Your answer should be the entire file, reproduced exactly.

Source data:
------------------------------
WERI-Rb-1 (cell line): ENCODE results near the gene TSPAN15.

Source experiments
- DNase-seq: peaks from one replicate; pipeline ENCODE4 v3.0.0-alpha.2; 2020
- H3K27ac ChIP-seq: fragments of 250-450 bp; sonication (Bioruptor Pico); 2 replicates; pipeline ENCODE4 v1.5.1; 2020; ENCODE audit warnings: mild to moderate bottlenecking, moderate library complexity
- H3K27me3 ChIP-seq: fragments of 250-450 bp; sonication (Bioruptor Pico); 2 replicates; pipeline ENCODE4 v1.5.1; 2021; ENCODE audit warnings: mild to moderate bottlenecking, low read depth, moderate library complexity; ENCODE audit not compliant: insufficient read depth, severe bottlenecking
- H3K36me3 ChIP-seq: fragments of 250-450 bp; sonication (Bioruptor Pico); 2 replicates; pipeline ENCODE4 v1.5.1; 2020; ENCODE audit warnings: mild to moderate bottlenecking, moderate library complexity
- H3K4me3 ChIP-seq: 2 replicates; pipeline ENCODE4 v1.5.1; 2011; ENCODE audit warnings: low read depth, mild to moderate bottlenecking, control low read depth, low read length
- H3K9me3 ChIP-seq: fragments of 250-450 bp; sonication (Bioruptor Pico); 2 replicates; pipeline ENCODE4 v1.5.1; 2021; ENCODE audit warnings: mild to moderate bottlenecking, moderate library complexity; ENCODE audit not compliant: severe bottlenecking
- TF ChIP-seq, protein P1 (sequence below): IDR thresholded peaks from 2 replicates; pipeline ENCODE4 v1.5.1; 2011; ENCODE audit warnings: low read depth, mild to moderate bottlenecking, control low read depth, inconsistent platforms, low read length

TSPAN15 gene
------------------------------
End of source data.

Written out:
WERI-Rb-1 (cell line): ENCODE results near the gene TSPAN15.

Source experiments
- DNase-seq: peaks from one replicate; pipeline ENCODE4 v3.0.0-alpha.2; 2020
- H3K27ac ChIP-seq: fragments of 250-450 bp; sonication (Bioruptor Pico); 2 replicates; pipeline ENCODE4 v1.5.1; 2020; ENCODE audit warnings: mild to moderate bottlenecking, moderate library complexity
- H3K27me3 ChIP-seq: fragments of 250-450 bp; sonication (Bioruptor Pico); 2 replicates; pipeline ENCODE4 v1.5.1; 2021; ENCODE audit warnings: mild to moderate bottlenecking, low read depth, moderate library complexity; ENCODE audit not compliant: insufficient read depth, severe bottlenecking
- H3K36me3 ChIP-seq: fragments of 250-450 bp; sonication (Bioruptor Pico); 2 replicates; pipeline ENCODE4 v1.5.1; 2020; ENCODE audit warnings: mild to moderate bottlenecking, moderate library complexity
- H3K4me3 ChIP-seq: 2 replicates; pipeline ENCODE4 v1.5.1; 2011; ENCODE audit warnings: low read depth, mild to moderate bottlenecking, control low read depth, low read length
- H3K9me3 ChIP-seq: fragments of 250-450 bp; sonication (Bioruptor Pico); 2 replicates; pipeline ENCODE4 v1.5.1; 2021; ENCODE audit warnings: mild to moderate bottlenecking, moderate library complexity; ENCODE audit not compliant: severe bottlenecking
- TF ChIP-seq, protein P1 (sequence below): IDR thresholded peaks from 2 replicates; pipeline ENCODE4 v1.5.1; 2011; ENCODE audit warnings: low read depth, mild to moderate bottlenecking, control low read depth, inconsistent platforms, low read length

TSPAN15 gene